The impact of student loan reform

A graduation cap with money symbolizes student loans

TEXT OF INTERVIEW

Tess Vigeland: If you were a student loan reform bill, where would you bury yourself? Well, there is perhaps no better place to hide such an Easter egg than in the massive health care reform package. And that's right where you'd find it. The biggest change in the student loan program since 1965 eliminated subsidies for private bank lending to college students.

Paul Basken of the Chronicle of Higher Education is here with details. Welcome to the show.

Paul Basken: Thank you very much.

Vigeland: What role will banks now play in the student loan industry?

Basken: Well, they won't play as big a role as they have been playing. What the process was was that a bank would get a subsidy from the federal government to issue a loan. Now the federal government's simply going to give the money directly to the college and to the student. But the banks will be the ones to handle the paperwork, make sure the student pays back the loan on time. So those that will remain in the system will have a fairly substantial role still.

Vigeland: So they'll basically be servicing the loan then.

Basken: Yes, yes. They'll be servicing the loan, which is what they've been doing all along under the current system. The main difference now, is that they won't hold ownership of the loans, at the loans that are federally subsidized. There's a limit on how much you can borrow under the federal system, and in a lot of cases, it's not enough to cover your costs of college, especially at a private college.

Vigeland: So let's go now to what this means for students, past and present. And I'd like to actually start with a question that we're getting from lots of listeners who already have government-subsidized loans. Does this change anything for them?

Basken: Basically, no, it doesn't. For a student who's remaining in school and continuing forward, then it will change what they might pay in the future. But as far as what they've already taken out for loans and the way they're doing it, no it doesn't change anything.

Vigeland: The other question we're getting from a lot of folks is that they've heard that the income-based repayment plan is going to change from you have to pay 15 percent of your income down to 10. When does that take effect and for whom?

Basken: It'll take effect immediately, but again, it's for students going forward. And if you've already taken a loan, that doesn't apply to you, but it cuts back both the percentage of your income that you have to pay back and the length of time you have to pay it, from 25 years down to 20 years, before it gets forgiven entirely. And this is on a basis, basically, for students who take low-paying, low-income jobs after they graduate from college.

Vigeland: Let's move onto Pell grants. Does this in any way change eligibility for those grants?

Basken: Eligibility is a very complicated thing for a Pell grant. So the answer on one level is yes, but mainly what it's doing here is putting more money into the Pell grant system, so that the eligibility or the number of students who can get covered by it and the amount of money that they get will go up.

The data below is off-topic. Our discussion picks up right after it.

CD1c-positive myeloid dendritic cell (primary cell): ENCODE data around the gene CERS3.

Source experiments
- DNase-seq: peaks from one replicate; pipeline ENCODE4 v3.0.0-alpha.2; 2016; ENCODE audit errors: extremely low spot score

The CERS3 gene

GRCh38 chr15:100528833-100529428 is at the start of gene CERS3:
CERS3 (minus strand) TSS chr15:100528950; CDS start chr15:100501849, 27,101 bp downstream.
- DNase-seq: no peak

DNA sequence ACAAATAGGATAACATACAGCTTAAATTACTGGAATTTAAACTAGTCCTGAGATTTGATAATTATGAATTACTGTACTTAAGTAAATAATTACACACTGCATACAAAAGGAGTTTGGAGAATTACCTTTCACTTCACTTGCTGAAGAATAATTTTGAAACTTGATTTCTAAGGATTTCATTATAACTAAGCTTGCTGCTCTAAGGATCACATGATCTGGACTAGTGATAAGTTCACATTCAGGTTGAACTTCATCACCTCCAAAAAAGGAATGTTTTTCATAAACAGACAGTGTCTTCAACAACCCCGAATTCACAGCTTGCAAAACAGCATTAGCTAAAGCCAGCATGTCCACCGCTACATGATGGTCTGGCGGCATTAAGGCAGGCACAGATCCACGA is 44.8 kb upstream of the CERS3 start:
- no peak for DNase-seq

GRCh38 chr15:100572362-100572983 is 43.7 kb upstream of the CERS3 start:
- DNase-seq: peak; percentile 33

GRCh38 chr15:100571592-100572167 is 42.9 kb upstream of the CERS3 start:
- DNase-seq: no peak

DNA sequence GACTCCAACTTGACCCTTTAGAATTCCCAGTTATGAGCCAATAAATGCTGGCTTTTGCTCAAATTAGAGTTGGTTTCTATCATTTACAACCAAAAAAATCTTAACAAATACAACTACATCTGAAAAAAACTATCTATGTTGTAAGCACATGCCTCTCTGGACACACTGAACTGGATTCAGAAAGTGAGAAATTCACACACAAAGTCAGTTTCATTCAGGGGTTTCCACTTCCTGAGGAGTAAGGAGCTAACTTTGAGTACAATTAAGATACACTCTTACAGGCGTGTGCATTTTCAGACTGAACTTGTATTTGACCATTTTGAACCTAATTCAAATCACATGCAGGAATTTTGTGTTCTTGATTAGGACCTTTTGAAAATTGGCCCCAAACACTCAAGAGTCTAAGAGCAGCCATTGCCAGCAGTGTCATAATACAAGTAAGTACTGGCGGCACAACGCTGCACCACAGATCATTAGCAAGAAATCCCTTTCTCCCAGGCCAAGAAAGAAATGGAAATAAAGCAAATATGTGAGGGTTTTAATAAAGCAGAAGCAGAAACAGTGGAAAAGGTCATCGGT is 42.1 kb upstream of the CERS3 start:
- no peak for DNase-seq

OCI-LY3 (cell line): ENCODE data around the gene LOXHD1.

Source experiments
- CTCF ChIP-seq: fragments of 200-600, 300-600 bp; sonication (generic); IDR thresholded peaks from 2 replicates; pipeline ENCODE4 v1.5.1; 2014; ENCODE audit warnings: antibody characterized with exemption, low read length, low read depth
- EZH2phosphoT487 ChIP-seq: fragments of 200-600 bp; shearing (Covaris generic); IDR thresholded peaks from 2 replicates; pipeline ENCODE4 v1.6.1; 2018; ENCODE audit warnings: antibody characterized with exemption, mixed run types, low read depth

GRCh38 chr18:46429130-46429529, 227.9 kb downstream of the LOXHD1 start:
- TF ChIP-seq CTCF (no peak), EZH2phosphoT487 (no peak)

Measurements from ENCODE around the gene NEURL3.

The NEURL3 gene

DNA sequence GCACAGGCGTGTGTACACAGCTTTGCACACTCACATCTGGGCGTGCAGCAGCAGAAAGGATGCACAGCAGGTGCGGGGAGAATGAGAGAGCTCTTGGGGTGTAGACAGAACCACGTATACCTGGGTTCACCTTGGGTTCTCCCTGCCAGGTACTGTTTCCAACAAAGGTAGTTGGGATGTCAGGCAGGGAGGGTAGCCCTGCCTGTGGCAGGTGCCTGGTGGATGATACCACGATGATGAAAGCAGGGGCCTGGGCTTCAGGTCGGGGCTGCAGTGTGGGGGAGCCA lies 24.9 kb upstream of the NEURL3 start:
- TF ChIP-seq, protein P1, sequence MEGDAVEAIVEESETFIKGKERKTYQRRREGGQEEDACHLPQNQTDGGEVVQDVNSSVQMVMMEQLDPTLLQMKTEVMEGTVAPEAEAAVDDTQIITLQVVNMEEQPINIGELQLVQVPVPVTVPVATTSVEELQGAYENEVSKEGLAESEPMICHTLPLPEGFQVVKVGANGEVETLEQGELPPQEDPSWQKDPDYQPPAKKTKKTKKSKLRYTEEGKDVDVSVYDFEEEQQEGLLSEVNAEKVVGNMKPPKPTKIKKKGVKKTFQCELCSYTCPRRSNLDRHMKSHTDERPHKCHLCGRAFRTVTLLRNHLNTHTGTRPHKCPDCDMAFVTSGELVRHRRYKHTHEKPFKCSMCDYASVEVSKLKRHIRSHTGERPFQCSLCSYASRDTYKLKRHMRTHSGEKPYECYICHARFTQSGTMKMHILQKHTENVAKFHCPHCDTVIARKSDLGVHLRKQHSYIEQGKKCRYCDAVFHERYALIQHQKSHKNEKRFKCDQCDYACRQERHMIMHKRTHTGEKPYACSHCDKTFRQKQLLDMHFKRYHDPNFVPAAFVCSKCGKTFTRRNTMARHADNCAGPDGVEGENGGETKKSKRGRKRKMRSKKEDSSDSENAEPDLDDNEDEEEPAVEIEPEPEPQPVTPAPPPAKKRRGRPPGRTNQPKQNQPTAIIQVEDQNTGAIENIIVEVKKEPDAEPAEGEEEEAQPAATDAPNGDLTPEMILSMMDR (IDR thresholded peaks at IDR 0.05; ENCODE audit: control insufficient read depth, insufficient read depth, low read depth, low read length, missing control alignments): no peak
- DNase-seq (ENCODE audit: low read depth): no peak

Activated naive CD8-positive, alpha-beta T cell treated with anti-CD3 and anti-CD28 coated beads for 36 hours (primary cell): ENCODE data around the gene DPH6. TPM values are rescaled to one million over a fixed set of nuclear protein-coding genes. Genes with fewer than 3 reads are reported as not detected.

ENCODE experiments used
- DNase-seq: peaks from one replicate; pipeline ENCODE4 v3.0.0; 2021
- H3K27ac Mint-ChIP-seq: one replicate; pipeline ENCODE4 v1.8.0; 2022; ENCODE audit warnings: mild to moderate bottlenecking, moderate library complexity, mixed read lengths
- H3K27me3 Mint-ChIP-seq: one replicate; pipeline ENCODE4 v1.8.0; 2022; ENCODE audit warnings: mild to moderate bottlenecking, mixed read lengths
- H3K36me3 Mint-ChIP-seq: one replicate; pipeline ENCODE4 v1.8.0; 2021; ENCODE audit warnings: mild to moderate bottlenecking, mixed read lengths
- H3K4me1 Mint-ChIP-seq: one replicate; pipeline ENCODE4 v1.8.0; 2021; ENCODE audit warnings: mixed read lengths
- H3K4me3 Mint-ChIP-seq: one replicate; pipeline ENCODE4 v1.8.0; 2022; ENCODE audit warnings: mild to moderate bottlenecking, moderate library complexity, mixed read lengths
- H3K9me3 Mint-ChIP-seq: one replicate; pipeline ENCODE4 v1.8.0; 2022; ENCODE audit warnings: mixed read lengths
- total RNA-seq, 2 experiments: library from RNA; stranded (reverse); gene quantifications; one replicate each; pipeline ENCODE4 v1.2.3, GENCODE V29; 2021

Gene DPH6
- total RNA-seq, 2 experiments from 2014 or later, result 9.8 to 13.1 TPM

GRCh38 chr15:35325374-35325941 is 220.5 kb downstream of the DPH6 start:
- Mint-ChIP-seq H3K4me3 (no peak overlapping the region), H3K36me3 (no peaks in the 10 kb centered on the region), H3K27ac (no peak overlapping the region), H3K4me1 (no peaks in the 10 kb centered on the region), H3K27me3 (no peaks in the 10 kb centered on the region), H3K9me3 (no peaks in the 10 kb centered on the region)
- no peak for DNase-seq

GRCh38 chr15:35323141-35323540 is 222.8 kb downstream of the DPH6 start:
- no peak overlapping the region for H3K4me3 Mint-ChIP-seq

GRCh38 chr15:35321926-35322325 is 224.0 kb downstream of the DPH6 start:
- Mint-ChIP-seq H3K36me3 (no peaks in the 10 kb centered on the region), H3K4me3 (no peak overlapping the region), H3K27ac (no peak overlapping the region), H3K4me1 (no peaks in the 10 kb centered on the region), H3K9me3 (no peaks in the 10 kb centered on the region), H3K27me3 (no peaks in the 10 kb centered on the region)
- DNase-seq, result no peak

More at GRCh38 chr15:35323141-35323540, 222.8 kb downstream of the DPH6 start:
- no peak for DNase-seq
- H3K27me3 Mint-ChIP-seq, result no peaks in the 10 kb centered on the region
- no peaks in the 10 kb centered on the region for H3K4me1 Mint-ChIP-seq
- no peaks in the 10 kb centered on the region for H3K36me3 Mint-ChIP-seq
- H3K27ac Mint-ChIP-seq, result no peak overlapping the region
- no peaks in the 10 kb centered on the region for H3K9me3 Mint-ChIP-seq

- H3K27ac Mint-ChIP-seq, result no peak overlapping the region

Vigeland: And let's talk about that amount. How much will the Pell grant go up over the next several years?

Basken: The maximum Pell grant for the coming school year is $5,550. That same level will stay safe for two years, and then it'll go up by the rate of inflation after that for the following five years. So the estimate is that it will get somewhere close to about $6,000 by the end of the 10-year time frame.

Vigeland: That increase really doesn't help much in the grand scheme of things, does it? I mean, it certainly doesn't keep up with the inflation of college costs.

Basken: Absolutely, it does not keep up. The rate of inflation in the cost of going to college has been going up beyond the rate of regular inflation. But that's been the case for decades now, and the Pell grant program, it has barely, if at all, kept up with the rate of inflation in the general economy, to say nothing of keeping up with the real inflation of the cost of college.

Vigeland: So, can you give us kind of an overall sense of what this bill does for students who are hoping to go to college?

Basken: I think it's probably a very classic glass half full-glass half empty thing. One big area that got cut out was community colleges were supposed to get about $10 billion; they ended up with $2 billion. That was actually a big centerpiece of the Obama administration's plans for getting a lot more U.S. students into college was by expanding the community colleges. There was also some money for lowering interest rates on these loans -- that got cut out. There was some money actually for early childhood education -- that got cut out as well. So what really had hoped to be a real windfall for education -- higher education in particular for this bill -- has really turned out to just be a lot of money for programs that Congress has been funding all along, at roughly the same pace.

Vigeland: Paul Basken writes for the Chronicle of Higher education, and we've been talking about the student loan reforms that passed, along with the health bill a couple of weeks ago. Thanks so much for helping us out.

Basken: Thank you very much.

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